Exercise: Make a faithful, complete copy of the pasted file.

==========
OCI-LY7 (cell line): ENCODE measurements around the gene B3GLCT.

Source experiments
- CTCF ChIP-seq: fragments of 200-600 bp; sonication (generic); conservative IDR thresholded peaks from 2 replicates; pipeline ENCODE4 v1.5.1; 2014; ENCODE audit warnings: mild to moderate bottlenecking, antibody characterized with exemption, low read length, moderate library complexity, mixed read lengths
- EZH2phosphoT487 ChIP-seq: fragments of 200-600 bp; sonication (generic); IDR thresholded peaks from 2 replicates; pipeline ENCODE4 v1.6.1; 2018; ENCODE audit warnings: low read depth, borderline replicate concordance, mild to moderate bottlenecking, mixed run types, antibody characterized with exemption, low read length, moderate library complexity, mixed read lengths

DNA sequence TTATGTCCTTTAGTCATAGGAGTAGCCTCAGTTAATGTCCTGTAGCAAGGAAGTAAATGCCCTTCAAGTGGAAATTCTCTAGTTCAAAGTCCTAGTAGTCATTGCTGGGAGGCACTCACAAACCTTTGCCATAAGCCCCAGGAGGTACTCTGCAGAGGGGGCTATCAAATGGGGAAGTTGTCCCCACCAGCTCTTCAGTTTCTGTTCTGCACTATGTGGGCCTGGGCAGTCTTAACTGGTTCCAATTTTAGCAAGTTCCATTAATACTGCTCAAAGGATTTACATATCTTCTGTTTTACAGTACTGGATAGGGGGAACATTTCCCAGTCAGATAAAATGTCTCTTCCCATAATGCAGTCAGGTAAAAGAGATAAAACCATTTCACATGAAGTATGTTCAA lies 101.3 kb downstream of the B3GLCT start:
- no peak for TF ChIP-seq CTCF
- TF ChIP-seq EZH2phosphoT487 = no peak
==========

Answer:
OCI-LY7 (cell line): ENCODE measurements around the gene B3GLCT.

Source experiments
- CTCF ChIP-seq: fragments of 200-600 bp; sonication (generic); conservative IDR thresholded peaks from 2 replicates; pipeline ENCODE4 v1.5.1; 2014; ENCODE audit warnings: mild to moderate bottlenecking, antibody characterized with exemption, low read length, moderate library complexity, mixed read lengths
- EZH2phosphoT487 ChIP-seq: fragments of 200-600 bp; sonication (generic); IDR thresholded peaks from 2 replicates; pipeline ENCODE4 v1.6.1; 2018; ENCODE audit warnings: low read depth, borderline replicate concordance, mild to moderate bottlenecking, mixed run types, antibody characterized with exemption, low read length, moderate library complexity, mixed read lengths

DNA sequence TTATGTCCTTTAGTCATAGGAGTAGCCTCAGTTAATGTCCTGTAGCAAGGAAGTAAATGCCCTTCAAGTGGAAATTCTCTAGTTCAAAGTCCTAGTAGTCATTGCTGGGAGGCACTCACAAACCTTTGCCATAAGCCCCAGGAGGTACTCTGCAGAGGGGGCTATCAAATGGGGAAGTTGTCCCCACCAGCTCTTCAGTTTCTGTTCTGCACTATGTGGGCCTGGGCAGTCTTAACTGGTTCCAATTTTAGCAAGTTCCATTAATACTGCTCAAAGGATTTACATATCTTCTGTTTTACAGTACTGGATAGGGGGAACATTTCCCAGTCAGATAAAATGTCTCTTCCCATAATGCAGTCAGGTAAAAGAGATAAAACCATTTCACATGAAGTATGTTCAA lies 101.3 kb downstream of the B3GLCT start:
- no peak for TF ChIP-seq CTCF
- TF ChIP-seq EZH2phosphoT487 = no peak